New study reveals patient data for actual need of emergency medical helicopter transfer

medical helicopter transfer

Sky is the limit for medical experiments since the recent cutting edge discovery in the field of medicine. The growing use of medical helicopters in the past half-century has saved countless lives. However, latest study at the Frances Payne Bolton School of Nursing at Case Western Reserve University investigates if the number of transfers through emergency helicopter has exceeded over the years. The study focused on the expensive transfer service which may not always have an insurance cover.

“For true emergencies, it is quicker and better to transport someone by air, but that’s not the majority of the transfers being made,” said researcher Andrew Reimer focusing on the main objective of the study. Reimer is an assistant professor and also an experienced flight nurse. He has hundreds of emergency flights to his credit before and during his nursing career at Case Western Reserve.

Although through medical helicopters patients can be moved during the most critical hours of treatment, the research team wants to bring about a change in transfers through medical helicopters. In his statement, Reimer added that a lot of people did not necessarily benefit from the move. He reports that the staff did not have enough numbers to back up and the transfer was too automatic.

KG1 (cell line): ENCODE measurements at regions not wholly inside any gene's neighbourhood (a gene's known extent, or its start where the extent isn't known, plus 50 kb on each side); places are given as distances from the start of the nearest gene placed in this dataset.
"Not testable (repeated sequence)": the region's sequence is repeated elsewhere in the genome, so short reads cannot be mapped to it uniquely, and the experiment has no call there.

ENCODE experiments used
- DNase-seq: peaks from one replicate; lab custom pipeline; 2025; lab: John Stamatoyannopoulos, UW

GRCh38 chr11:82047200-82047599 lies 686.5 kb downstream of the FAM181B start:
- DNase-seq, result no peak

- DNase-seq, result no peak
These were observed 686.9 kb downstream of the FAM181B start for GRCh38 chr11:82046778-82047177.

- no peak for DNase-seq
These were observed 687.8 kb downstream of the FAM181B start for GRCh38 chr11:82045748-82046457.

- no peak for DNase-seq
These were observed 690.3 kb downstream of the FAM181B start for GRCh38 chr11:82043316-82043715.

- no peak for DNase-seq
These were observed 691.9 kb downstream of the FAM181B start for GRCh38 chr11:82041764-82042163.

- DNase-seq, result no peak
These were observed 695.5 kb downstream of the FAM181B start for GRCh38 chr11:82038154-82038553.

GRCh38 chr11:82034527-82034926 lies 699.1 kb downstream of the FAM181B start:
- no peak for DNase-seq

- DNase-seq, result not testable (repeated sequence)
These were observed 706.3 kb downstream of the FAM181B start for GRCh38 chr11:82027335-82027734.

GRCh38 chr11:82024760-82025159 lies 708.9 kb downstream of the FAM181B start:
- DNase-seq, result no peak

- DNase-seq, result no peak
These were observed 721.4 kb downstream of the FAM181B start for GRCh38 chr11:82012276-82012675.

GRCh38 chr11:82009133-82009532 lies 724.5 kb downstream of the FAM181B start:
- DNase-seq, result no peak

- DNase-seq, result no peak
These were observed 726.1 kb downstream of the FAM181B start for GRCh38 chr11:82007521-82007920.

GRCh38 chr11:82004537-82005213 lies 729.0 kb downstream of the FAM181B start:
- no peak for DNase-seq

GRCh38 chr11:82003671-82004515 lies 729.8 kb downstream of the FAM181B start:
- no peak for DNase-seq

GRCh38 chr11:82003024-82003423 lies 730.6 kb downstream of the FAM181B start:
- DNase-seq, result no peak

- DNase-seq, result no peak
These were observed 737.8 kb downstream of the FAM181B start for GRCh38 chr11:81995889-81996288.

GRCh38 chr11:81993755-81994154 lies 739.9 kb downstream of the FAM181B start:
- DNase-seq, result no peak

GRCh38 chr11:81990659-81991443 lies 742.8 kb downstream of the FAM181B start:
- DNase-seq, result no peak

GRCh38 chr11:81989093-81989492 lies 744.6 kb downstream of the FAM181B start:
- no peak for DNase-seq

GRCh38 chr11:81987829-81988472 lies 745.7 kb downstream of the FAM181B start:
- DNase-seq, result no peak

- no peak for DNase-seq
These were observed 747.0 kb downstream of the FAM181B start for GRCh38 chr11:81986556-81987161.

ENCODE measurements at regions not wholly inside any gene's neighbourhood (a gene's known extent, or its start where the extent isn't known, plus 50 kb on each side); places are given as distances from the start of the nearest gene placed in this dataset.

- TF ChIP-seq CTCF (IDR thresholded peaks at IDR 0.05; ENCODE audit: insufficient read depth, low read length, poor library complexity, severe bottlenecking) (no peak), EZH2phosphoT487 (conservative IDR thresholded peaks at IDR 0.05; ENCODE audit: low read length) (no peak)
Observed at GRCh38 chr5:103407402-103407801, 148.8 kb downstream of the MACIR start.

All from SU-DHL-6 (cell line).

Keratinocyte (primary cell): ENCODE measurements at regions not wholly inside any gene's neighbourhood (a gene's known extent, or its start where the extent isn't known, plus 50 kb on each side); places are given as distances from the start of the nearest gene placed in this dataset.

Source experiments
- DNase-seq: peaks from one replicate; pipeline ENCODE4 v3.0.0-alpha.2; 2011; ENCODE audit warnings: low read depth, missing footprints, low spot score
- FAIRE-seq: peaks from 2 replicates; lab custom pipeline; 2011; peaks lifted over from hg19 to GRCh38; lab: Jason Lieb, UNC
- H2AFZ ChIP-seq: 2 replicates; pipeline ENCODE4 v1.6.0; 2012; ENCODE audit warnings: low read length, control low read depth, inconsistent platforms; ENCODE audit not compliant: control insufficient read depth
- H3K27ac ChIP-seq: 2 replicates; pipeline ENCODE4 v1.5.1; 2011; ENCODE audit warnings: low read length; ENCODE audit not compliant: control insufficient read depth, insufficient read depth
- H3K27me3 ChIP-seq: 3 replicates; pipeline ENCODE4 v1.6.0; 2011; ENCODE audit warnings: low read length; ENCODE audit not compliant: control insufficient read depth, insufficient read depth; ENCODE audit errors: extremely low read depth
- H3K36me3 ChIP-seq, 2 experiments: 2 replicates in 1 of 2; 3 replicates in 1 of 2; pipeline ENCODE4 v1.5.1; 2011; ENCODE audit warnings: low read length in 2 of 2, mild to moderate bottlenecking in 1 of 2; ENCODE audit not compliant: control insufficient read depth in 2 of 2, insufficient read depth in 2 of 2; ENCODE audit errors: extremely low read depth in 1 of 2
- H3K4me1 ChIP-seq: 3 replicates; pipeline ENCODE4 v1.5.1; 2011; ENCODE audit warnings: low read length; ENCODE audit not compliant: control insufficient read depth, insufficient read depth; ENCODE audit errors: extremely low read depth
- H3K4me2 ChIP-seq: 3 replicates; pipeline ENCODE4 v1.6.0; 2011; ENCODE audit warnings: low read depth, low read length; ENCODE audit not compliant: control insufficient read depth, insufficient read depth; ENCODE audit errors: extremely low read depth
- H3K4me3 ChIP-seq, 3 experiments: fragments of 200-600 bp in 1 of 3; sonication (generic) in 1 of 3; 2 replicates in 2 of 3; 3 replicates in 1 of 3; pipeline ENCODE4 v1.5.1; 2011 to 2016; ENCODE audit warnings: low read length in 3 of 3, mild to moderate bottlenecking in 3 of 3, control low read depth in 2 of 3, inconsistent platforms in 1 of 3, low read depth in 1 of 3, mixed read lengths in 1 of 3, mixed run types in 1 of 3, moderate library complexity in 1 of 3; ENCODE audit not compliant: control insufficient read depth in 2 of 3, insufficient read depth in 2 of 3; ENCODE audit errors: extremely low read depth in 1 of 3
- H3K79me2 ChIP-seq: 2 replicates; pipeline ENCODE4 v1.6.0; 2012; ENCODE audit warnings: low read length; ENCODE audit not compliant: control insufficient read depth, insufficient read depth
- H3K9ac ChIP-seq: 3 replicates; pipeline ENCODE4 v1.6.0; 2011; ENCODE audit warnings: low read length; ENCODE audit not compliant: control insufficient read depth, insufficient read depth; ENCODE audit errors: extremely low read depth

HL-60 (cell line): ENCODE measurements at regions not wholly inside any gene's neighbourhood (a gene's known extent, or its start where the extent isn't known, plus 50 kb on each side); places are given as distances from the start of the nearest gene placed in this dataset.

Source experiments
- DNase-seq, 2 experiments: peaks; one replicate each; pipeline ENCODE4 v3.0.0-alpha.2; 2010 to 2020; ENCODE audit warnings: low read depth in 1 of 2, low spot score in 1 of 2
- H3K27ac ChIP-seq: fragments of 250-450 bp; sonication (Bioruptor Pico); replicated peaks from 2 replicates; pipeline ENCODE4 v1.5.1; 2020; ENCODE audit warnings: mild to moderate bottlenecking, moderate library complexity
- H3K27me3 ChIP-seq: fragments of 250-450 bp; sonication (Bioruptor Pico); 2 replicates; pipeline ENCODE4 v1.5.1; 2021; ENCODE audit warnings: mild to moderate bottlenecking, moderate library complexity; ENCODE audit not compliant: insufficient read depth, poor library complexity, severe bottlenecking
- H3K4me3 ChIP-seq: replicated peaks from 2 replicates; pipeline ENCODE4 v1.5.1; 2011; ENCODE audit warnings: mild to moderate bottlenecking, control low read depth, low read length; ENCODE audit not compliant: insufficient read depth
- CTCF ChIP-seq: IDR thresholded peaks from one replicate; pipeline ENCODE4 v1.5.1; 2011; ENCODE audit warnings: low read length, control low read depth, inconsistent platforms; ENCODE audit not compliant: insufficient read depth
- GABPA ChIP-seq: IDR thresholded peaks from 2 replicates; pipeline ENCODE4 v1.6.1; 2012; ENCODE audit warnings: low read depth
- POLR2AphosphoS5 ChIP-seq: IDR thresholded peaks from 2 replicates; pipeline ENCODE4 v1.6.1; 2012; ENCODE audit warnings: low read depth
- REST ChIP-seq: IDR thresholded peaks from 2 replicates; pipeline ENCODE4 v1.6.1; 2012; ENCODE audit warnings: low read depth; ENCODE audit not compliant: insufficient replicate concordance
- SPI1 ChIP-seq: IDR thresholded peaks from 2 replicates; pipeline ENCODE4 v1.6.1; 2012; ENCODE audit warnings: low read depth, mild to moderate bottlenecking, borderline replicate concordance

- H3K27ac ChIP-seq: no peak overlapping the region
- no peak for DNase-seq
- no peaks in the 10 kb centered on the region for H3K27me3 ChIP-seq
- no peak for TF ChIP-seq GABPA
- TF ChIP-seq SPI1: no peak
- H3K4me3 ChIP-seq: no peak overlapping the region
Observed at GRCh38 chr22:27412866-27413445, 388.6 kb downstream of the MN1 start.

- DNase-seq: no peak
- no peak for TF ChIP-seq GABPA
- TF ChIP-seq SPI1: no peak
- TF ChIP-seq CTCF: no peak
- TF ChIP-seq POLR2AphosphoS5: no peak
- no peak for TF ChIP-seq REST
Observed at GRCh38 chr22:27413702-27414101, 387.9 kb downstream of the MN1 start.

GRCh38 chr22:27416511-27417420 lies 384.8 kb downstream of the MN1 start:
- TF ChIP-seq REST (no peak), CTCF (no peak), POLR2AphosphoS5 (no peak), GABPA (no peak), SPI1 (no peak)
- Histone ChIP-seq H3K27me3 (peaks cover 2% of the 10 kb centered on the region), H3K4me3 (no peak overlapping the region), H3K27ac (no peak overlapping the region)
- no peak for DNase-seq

The research draws attention to insufficient ‘pre-transfer data about the patients.’ The team thus developed an electronic medical record (EMR) dataset. Through this, the experts had access to advanced existing research of thousands of patients before, during and after the transfer by medical helicopter. Reimer along with a team of nursing and computer science students thus developed a computer algorithm to identify which patients were in need of the helicopter transfer and those who could use the common emergency ambulance instead.

The data contains information about age, existing illness, apart from putting patients in specific categories like “very specific risk of mortality”. The team is working on adding this information to the patient’s EMR which would ultimately decide the actual need for air transfer.

“There are obvious cases on both ends, but this guide helps us decide on a whole group of patients who are sort of in the middle,” comments Reimer. “This data can help us know ahead of time who will benefit–and who won’t.”

The study is funded by the National Institutes of Health grant and receives resources of about $500,000.